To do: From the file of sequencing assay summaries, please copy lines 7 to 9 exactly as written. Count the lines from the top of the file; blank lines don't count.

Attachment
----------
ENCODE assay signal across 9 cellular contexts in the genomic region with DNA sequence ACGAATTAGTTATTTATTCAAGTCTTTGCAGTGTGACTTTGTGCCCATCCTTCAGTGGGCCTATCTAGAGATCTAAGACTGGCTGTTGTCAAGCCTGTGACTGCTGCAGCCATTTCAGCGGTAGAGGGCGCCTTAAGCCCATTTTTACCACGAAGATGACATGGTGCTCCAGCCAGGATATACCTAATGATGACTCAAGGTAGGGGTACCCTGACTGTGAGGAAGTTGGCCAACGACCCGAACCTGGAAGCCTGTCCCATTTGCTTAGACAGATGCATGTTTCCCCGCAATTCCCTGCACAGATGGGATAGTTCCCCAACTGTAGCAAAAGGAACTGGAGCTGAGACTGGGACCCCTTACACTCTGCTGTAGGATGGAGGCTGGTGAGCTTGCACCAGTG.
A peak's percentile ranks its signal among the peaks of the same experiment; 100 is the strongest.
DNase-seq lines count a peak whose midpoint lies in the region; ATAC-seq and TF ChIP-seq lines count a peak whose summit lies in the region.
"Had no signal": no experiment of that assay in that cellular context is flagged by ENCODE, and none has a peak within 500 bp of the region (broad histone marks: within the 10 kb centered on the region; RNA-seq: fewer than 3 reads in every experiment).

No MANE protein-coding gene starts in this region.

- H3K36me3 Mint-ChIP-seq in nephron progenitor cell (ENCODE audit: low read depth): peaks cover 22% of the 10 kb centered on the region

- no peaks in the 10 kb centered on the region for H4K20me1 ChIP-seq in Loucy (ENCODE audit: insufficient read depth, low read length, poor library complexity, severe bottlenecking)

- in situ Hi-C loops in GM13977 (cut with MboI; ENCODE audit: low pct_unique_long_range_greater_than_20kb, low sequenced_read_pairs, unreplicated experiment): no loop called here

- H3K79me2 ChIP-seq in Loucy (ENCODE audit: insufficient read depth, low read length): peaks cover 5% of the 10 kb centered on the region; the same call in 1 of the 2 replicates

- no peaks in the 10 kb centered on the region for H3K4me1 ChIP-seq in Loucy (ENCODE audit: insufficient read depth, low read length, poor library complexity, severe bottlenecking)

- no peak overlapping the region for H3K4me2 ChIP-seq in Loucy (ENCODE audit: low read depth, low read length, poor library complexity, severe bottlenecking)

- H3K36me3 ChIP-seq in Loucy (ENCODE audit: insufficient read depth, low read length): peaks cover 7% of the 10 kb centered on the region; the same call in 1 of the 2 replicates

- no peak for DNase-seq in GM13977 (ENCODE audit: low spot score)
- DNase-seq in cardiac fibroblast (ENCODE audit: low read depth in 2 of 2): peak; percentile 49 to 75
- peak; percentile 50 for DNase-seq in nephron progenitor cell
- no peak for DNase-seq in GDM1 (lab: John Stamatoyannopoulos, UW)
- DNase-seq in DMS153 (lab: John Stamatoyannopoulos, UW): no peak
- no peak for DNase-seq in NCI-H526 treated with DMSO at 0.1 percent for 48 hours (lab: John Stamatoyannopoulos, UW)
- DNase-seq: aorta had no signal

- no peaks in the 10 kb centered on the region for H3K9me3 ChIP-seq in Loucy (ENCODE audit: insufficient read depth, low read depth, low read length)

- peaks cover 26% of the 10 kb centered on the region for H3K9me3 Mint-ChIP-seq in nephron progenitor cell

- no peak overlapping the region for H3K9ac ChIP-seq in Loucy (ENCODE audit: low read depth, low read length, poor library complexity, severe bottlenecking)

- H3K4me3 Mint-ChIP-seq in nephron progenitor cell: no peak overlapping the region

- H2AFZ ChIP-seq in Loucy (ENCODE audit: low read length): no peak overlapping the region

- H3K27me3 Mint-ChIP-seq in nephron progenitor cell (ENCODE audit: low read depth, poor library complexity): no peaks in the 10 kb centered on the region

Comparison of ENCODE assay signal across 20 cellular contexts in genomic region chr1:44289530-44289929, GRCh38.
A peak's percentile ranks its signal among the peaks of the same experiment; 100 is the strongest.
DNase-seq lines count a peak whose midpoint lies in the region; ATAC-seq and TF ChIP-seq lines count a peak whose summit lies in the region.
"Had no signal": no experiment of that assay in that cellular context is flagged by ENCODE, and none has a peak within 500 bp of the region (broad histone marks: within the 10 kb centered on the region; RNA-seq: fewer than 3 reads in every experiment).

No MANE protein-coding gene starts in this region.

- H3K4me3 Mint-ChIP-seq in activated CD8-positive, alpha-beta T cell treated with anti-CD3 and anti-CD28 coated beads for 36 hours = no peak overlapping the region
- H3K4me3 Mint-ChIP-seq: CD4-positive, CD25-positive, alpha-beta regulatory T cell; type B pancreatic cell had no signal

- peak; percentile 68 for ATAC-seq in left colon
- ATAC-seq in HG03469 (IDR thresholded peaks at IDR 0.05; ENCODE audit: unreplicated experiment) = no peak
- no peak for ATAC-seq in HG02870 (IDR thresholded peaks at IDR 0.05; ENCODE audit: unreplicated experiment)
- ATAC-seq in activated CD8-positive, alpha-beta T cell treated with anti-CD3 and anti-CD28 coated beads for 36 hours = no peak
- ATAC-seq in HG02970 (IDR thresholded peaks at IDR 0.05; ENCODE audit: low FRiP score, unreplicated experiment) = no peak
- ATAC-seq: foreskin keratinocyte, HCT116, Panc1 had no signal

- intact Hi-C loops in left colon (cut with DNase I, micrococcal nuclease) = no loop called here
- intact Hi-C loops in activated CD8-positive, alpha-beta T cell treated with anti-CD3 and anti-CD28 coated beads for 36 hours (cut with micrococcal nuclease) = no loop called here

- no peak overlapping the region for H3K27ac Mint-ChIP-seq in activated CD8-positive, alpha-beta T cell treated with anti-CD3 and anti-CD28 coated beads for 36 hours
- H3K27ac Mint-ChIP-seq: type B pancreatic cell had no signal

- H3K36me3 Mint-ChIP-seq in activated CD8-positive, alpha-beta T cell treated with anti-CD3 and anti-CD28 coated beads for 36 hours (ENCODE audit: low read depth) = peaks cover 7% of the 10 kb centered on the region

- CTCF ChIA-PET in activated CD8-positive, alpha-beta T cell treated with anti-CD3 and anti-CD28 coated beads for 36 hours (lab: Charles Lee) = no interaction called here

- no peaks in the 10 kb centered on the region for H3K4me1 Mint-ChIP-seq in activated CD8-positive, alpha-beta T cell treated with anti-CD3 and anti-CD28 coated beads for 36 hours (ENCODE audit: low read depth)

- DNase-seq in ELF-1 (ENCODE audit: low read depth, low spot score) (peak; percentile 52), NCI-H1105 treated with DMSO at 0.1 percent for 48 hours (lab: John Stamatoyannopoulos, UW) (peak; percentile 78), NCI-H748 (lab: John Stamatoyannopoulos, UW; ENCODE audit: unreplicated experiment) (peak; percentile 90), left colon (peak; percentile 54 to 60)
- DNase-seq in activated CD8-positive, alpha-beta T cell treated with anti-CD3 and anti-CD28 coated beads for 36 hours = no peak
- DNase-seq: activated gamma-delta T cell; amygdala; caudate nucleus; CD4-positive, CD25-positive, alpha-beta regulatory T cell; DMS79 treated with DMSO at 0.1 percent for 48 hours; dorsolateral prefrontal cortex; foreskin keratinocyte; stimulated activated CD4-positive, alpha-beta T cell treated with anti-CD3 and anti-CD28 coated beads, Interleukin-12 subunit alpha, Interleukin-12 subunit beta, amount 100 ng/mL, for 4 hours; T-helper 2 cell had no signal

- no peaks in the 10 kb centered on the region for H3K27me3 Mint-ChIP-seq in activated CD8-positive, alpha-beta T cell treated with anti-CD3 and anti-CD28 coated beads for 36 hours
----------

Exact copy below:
- no peaks in the 10 kb centered on the region for H4K20me1 ChIP-seq in Loucy (ENCODE audit: insufficient read depth, low read length, poor library complexity, severe bottlenecking)

- in situ Hi-C loops in GM13977 (cut with MboI; ENCODE audit: low pct_unique_long_range_greater_than_20kb, low sequenced_read_pairs, unreplicated experiment): no loop called here

- H3K79me2 ChIP-seq in Loucy (ENCODE audit: insufficient read depth, low read length): peaks cover 5% of the 10 kb centered on the region; the same call in 1 of the 2 replicates